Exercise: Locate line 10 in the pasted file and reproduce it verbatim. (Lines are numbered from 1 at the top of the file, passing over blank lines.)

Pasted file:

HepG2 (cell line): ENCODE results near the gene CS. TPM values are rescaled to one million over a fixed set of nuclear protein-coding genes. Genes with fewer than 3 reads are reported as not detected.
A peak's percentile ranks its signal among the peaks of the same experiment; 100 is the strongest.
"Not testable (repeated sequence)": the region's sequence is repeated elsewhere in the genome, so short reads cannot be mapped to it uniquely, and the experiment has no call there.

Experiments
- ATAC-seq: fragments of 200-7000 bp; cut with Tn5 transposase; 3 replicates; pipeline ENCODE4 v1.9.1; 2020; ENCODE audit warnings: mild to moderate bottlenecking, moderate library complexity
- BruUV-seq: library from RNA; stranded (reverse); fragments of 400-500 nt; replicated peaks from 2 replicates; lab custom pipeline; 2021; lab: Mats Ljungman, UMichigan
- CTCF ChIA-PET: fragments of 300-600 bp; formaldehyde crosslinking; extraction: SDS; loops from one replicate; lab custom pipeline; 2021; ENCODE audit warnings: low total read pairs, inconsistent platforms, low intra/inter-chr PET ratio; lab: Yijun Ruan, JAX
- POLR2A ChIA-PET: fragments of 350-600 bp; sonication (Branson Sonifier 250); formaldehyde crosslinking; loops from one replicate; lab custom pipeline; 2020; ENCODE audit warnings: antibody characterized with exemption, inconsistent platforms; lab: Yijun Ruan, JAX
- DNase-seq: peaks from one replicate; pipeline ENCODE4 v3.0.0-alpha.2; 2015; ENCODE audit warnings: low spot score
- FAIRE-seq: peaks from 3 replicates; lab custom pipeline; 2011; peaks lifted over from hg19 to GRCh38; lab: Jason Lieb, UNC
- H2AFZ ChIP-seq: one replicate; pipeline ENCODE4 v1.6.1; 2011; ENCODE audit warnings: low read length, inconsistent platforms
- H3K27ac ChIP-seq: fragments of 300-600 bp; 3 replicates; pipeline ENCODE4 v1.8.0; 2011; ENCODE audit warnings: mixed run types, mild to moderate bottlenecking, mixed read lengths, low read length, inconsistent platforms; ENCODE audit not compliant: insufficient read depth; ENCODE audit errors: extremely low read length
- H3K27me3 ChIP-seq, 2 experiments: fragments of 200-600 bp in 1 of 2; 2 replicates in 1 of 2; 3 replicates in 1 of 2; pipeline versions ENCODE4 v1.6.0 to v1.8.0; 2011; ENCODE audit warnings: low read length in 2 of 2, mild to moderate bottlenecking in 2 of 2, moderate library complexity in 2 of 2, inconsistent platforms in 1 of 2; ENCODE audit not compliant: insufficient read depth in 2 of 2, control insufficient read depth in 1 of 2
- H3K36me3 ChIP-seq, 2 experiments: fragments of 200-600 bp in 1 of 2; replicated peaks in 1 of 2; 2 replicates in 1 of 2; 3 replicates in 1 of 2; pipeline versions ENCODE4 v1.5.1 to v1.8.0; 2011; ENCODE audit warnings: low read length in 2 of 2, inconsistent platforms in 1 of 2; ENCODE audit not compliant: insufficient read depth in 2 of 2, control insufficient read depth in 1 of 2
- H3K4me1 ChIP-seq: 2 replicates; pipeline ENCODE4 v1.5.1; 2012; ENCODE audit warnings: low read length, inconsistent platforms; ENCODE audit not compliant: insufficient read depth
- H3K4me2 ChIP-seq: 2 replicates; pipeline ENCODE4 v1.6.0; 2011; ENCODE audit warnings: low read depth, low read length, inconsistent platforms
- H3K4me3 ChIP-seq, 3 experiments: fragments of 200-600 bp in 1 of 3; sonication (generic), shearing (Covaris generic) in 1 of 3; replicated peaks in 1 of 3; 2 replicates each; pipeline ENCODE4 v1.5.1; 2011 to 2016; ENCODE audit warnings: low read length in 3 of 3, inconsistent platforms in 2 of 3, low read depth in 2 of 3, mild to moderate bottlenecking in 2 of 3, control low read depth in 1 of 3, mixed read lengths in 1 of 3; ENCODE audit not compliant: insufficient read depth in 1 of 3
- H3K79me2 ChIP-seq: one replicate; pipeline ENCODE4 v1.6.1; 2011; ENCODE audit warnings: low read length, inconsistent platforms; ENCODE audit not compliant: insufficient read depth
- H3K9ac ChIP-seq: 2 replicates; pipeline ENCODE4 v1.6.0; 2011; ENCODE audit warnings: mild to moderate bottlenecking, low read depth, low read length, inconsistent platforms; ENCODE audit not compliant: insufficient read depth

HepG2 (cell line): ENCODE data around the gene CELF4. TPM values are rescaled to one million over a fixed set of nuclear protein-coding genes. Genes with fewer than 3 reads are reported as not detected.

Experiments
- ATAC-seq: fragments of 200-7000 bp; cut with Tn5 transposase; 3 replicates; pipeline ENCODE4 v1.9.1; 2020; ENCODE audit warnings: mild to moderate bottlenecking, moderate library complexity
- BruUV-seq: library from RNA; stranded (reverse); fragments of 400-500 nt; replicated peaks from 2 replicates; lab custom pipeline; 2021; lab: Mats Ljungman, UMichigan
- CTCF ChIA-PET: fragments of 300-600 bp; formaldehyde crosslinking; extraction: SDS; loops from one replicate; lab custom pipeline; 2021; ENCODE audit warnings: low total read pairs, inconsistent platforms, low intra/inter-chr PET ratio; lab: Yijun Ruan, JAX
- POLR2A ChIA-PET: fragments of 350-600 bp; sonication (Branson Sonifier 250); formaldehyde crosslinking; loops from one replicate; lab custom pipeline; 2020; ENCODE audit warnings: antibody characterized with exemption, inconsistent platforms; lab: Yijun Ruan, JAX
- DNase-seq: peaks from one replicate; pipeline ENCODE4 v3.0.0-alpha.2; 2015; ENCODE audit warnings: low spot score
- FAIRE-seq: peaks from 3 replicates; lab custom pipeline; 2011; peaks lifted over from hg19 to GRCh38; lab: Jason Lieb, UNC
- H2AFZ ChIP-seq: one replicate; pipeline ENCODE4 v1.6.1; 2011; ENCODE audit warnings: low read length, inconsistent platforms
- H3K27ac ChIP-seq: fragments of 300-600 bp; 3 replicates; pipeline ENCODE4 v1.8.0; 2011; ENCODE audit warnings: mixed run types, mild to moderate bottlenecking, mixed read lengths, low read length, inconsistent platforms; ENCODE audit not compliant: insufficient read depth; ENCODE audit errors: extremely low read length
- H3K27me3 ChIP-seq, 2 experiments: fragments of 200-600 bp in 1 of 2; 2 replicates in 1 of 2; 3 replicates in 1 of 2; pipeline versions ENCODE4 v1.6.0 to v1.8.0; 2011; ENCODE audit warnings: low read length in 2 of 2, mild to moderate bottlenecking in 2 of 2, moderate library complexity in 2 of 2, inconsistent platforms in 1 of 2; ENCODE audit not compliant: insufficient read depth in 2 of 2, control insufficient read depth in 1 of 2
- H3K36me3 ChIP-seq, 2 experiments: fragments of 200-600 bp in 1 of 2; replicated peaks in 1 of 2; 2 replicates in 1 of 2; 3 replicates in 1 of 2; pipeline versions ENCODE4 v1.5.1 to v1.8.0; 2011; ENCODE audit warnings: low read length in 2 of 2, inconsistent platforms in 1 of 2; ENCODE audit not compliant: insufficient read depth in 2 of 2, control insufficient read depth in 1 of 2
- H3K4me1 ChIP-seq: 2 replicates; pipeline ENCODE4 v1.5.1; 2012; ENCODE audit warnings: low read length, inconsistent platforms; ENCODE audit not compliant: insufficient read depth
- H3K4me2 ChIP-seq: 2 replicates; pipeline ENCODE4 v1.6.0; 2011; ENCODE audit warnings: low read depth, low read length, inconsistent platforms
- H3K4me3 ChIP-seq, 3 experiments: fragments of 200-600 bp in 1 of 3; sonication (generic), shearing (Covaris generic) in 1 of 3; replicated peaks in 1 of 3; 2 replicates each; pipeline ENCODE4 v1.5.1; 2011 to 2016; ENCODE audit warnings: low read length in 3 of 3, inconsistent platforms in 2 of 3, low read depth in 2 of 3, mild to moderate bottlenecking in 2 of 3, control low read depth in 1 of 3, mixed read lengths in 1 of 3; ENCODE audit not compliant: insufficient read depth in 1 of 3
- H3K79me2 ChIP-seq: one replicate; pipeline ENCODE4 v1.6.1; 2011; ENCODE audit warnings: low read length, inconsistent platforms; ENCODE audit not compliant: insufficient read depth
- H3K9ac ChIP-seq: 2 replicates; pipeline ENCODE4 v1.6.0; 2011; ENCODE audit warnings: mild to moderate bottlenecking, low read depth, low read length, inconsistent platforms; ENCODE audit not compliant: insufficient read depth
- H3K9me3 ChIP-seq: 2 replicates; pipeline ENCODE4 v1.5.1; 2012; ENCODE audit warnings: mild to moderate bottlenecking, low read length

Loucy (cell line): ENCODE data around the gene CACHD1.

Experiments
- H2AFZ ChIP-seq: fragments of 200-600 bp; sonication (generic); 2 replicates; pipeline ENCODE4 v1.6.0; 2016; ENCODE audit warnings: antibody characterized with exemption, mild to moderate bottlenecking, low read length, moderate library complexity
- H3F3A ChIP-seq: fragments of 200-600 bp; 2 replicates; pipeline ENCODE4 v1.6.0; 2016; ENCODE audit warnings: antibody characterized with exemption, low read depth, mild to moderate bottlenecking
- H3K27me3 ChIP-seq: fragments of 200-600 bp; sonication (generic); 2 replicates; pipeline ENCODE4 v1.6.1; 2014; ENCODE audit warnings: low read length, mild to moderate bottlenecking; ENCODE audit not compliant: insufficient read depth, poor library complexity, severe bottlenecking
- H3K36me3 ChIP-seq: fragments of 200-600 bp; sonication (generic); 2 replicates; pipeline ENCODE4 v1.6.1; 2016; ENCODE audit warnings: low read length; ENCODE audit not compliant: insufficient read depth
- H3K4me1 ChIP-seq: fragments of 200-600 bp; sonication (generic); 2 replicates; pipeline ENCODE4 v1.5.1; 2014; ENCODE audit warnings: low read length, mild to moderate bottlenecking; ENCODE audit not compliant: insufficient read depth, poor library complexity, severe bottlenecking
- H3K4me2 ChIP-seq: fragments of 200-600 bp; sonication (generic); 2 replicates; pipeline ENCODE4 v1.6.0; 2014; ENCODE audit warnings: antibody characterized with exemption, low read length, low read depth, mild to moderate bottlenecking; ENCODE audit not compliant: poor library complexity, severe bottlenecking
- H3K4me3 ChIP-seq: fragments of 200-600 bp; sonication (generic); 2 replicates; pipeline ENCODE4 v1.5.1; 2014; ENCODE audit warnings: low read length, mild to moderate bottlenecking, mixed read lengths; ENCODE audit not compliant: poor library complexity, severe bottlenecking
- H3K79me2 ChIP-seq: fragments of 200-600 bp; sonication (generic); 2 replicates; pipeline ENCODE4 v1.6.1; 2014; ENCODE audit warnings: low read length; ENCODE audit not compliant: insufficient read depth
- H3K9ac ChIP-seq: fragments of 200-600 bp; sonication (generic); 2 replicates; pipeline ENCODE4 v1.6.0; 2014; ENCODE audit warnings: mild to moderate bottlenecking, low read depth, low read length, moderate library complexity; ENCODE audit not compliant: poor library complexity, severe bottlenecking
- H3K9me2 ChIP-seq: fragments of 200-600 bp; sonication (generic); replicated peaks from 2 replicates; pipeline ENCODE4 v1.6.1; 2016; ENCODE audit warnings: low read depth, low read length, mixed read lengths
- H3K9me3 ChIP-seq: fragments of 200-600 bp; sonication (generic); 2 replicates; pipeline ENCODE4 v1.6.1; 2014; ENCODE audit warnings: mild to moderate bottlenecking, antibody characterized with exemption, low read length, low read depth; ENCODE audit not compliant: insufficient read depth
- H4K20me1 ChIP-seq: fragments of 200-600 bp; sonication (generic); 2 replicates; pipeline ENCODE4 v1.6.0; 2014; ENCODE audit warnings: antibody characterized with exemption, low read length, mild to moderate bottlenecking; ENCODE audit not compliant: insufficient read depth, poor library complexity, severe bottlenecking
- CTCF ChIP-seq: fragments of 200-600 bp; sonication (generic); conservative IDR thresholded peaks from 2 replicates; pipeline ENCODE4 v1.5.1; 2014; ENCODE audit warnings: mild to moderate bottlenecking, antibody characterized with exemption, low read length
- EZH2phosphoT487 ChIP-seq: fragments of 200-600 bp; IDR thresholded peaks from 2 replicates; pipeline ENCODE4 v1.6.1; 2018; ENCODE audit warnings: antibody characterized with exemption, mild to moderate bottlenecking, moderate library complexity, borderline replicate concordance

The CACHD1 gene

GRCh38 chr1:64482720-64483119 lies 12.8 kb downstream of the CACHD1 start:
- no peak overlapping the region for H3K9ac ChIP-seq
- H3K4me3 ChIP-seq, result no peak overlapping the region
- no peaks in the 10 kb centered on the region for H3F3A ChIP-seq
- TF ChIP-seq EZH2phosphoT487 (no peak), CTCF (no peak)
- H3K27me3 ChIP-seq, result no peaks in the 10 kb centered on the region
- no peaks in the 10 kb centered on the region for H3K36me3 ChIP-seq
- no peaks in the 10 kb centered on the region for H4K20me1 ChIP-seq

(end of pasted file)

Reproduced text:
- FAIRE-seq: peaks from 3 replicates; lab custom pipeline; 2011; peaks lifted over from hg19 to GRCh38; lab: Jason Lieb, UNC